It is really sad to read about a Police Officer that takes his own life. No one walked in his shoes and can say why he or she took that way out. They had to have a reason and to them it was enough. No one talks about their sacrifices, only about how they died, not how they lived. Never speaking about what they stood for, their hopes their dreams their many accomplishments and how many lives they touched and were responsible for. DDO
I am truly sorry for the loss of so many officers! Statistics like this concern me more than many can imagine. Adding to this concern is the fact that I work for a 400 plus member department that has no true program in place to deal with the stresses in our job. Or those in our "normal" lives that affect us and our jobs! If possible, I would like to hear from other members of our law enforcement family about not only what causes the stress and feelings of desperation that lead to such high numbers of suicide, but also what in a perfect world we as a whole can do about it. Thank You, and Stay Safe! M7
Posted by: posted on ABSEA today | March 26, 2008 at 05:26 PM
Re: LAPD suicide rate
This is all so sad. I saw it in my department too. Unfair treatment, "good ole boy club", preferential treatment, and not taking care of your officers when they needed and ask for help. I had to quit my department, resign, and am now unable to work and on disability. Some of my issues are physical and some are mental health issues that I have a feeling will never go away (PTSD/depression/ anxiety). I will soon be on my own with having to take SSI with no support, whatsoever, from my previous department. The physical issues were exasperated due to my 2 on-duty shootings, which control my mental health issues. My department would not recognize my PTSD as being "duty related." I guess my 2 shootings were not "duty related" either. I was treated wrong the whole time after the second shooting, even after taking a ricochet bullet off of my stomach. One month, 2 shootings, and my department just washed their hands of me.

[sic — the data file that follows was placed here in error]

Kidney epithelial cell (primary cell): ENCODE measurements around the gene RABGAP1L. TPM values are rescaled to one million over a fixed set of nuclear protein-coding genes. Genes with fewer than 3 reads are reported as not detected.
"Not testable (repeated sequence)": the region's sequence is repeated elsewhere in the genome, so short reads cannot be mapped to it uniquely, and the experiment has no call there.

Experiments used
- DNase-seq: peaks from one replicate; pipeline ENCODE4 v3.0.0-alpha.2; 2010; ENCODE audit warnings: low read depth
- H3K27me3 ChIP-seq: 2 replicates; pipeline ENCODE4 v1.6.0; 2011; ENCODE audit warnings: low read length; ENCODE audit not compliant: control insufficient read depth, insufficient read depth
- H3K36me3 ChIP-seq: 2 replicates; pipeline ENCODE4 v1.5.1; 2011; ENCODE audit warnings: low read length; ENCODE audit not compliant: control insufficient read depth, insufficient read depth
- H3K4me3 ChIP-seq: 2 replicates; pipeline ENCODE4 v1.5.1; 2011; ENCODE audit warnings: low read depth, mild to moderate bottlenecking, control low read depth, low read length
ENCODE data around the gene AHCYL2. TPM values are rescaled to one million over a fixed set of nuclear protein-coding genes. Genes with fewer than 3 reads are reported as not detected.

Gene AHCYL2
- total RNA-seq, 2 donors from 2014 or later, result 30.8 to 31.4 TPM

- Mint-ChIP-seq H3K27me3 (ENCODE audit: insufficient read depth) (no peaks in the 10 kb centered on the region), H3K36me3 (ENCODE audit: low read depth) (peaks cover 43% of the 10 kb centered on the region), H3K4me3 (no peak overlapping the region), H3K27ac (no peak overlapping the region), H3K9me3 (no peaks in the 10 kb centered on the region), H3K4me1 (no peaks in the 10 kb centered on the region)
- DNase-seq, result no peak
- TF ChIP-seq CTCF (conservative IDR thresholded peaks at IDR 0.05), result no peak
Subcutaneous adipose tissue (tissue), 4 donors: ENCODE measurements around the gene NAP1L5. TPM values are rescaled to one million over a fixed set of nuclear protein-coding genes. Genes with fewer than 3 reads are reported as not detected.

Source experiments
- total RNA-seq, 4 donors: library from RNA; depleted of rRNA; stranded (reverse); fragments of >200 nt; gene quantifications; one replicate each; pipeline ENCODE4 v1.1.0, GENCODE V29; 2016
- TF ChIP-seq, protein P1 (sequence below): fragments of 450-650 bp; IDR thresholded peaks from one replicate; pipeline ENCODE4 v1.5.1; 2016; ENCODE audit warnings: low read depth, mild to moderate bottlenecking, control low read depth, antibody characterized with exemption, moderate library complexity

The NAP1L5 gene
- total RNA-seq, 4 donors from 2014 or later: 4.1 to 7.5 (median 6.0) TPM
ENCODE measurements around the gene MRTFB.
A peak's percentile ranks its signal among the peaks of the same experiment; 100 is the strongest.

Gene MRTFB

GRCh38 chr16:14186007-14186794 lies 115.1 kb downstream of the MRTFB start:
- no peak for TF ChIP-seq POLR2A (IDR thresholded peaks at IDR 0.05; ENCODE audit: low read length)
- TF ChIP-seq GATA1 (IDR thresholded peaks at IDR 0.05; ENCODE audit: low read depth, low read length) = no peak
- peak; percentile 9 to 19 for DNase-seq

Now I am paying approximately $1500 on medications alone. I have been so sick; I barely have time to live my life. I can't have a relationship anymore, because I can't explain my mood swings with my PTSD. Not to mention that I am unable to walk for long distances and have about every illness there is.
I went from a healthy, physical and mental, person to someone who is sick everyday of my life. In pain that most people would have given up on a long time ago. Yet I must move on everyday, without the dream job and life I had prior to my shootings. As you can tell, I am so bitter that I can hardly see sometimes when I talk about it.
I could so easily have given up anytime since 8/2002, but luckily I am too chicken and selfish to stop my life. I can, however, see how officers and soldiers have that thought and follow through. I am learning to help myself by continuing to strengthen my faith in God. This is the only thing that keeps me going!!!
We need to stop, listen, recognize PTSD as duty related, and help those people affected instead of leaving them fend for themselves.
OK, I am done for now. Thanks for listening.
Posted by: from Doc out of state LEO | March 27, 2008 at 12:40 PM